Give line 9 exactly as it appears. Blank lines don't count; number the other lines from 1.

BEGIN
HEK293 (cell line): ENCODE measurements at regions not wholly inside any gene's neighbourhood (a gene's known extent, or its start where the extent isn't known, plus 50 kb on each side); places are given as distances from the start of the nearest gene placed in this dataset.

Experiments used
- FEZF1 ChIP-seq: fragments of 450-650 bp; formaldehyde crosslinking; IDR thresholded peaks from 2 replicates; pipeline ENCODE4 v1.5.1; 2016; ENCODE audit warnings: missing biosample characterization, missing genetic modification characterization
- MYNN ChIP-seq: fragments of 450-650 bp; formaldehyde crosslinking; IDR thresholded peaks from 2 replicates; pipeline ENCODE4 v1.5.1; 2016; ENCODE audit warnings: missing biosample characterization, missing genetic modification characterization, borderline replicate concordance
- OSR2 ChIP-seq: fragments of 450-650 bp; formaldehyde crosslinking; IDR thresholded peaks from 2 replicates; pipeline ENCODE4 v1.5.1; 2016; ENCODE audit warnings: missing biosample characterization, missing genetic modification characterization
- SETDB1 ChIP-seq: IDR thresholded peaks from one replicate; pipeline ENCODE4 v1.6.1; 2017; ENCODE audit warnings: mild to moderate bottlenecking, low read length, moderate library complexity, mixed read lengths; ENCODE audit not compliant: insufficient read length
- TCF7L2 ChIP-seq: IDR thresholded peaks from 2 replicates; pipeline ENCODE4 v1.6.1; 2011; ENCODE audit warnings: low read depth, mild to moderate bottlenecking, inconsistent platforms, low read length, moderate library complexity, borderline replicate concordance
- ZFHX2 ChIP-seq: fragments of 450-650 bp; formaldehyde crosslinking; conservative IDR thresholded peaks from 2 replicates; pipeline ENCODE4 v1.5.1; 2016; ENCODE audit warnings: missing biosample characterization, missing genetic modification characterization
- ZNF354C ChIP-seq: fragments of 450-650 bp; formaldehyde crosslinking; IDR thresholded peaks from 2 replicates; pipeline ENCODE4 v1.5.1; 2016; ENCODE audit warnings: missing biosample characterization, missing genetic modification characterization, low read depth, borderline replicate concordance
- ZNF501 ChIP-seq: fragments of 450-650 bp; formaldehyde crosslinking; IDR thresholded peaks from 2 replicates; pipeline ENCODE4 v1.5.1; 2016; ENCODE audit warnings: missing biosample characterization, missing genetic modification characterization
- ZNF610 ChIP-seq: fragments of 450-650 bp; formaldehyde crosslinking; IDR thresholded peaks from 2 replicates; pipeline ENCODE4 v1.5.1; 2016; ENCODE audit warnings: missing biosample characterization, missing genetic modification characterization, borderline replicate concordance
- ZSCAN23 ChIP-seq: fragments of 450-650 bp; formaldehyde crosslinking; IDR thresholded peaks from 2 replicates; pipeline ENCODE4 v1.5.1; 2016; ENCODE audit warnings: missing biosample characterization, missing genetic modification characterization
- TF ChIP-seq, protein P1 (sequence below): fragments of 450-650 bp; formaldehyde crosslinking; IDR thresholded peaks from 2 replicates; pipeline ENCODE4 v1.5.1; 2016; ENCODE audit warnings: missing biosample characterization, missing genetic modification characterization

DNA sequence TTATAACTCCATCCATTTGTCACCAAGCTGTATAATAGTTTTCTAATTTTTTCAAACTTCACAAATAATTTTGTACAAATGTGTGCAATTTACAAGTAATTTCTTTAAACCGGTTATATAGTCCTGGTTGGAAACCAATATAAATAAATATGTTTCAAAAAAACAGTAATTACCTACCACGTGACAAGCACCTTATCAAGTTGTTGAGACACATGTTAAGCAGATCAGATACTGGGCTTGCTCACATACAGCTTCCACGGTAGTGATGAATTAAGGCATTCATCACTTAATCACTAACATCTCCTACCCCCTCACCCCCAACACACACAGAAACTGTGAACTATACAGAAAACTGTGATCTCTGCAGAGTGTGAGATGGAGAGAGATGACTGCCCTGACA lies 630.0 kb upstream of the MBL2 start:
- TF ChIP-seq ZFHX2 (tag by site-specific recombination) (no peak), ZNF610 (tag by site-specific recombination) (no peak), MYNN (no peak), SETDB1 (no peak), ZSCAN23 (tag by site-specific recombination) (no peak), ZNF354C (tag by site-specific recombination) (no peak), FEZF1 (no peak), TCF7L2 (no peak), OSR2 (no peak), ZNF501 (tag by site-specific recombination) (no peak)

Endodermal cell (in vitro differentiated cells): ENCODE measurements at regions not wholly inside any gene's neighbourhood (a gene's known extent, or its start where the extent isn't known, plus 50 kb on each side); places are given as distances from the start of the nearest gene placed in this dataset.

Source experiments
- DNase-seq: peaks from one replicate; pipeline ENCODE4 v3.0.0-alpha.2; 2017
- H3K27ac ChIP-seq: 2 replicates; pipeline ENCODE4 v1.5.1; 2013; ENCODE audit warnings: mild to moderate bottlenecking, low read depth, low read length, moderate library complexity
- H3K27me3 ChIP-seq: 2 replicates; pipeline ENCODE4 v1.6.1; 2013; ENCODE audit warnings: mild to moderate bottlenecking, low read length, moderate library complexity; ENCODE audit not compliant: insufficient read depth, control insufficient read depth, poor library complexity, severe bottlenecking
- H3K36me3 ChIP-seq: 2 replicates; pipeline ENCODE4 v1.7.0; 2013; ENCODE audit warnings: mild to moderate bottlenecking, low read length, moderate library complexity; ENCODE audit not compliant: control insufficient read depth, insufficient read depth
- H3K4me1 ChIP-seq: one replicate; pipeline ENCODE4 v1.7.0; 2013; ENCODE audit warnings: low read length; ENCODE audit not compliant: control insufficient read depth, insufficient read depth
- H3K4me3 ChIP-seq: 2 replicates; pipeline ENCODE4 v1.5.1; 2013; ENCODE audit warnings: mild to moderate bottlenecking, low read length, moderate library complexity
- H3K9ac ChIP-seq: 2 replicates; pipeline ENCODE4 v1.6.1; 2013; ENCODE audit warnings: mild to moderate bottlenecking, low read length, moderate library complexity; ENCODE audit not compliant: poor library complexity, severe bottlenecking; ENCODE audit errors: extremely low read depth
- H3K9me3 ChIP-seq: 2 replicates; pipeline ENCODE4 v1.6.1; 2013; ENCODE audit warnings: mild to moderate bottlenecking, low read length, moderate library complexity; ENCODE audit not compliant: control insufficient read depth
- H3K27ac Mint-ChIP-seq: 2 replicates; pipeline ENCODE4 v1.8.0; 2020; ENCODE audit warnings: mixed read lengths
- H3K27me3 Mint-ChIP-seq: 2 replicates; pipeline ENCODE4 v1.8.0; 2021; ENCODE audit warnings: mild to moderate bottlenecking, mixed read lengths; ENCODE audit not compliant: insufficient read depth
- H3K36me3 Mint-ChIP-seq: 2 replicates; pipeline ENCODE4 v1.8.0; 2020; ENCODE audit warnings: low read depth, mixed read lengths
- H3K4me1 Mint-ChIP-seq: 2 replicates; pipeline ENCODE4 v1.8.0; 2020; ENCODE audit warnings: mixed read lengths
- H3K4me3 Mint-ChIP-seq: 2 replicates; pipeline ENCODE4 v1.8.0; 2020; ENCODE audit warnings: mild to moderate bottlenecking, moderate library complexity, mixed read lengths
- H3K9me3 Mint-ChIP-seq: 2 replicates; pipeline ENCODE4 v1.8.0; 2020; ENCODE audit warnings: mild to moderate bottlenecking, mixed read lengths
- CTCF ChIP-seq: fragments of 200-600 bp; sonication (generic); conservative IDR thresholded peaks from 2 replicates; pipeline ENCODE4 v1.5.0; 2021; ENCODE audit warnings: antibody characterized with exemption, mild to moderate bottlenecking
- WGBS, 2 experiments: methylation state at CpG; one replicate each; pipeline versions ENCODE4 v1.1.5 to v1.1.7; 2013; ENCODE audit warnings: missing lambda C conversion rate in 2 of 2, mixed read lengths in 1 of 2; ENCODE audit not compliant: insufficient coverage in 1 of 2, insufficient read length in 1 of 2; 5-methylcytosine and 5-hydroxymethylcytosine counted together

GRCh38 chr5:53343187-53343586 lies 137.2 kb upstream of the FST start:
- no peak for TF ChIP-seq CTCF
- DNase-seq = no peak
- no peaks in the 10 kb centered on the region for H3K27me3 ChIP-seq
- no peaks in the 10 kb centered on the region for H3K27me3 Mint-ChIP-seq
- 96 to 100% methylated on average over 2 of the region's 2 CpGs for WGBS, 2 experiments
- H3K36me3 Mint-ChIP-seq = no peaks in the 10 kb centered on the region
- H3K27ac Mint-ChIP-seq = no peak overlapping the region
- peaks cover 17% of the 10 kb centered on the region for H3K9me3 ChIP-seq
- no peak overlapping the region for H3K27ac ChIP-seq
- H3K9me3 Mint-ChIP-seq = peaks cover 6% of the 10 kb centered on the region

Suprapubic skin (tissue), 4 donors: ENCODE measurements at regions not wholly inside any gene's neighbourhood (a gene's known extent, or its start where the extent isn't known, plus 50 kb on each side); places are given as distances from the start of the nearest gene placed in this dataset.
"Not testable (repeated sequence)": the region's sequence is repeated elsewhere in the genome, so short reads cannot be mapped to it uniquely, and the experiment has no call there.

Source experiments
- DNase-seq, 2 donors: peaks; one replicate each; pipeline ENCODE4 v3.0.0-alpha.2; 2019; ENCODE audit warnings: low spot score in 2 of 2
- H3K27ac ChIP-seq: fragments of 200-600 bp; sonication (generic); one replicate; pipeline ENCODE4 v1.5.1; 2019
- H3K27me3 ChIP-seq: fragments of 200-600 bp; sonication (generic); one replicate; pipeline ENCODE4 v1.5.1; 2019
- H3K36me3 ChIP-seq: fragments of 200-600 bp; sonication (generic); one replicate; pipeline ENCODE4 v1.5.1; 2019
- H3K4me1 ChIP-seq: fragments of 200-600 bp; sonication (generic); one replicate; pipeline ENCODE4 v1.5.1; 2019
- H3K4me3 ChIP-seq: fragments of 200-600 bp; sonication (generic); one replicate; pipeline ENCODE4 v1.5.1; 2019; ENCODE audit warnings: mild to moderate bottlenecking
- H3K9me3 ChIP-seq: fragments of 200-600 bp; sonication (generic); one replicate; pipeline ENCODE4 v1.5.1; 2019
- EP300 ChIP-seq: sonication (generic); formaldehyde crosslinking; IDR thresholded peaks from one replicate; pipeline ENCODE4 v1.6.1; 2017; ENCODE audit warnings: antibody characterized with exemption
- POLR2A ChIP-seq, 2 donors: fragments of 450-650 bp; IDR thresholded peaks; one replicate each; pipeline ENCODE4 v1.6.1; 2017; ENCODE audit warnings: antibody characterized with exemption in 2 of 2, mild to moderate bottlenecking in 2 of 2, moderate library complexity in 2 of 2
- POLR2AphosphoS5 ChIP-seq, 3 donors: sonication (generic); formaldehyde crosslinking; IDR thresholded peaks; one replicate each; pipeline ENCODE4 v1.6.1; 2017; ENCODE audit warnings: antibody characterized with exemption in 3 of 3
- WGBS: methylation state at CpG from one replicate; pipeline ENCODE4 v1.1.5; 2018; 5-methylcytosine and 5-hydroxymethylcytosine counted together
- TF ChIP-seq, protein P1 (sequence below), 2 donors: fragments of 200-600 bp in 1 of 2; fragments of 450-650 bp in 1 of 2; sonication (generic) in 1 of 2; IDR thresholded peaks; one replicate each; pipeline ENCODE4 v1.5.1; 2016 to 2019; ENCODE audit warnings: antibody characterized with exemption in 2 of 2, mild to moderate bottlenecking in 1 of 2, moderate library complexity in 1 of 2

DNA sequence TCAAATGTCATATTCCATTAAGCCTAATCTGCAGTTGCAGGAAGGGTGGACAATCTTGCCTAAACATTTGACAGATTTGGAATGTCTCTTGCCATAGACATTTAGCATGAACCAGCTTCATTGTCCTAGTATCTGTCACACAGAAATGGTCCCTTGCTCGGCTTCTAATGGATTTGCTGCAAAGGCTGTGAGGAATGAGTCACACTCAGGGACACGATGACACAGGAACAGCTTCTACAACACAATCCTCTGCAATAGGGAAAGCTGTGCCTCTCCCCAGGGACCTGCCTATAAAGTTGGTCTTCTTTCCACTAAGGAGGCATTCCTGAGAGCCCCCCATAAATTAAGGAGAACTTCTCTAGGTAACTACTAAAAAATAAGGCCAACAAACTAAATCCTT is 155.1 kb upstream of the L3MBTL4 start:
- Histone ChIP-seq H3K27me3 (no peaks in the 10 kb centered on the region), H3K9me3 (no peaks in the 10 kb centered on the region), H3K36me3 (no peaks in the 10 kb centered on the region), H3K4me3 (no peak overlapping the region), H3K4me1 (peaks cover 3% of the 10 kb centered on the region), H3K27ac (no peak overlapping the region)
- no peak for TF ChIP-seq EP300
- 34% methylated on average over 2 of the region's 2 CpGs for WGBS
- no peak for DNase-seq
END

- ZNF354C ChIP-seq: fragments of 450-650 bp; formaldehyde crosslinking; IDR thresholded peaks from 2 replicates; pipeline ENCODE4 v1.5.1; 2016; ENCODE audit warnings: missing biosample characterization, missing genetic modification characterization, low read depth, borderline replicate concordance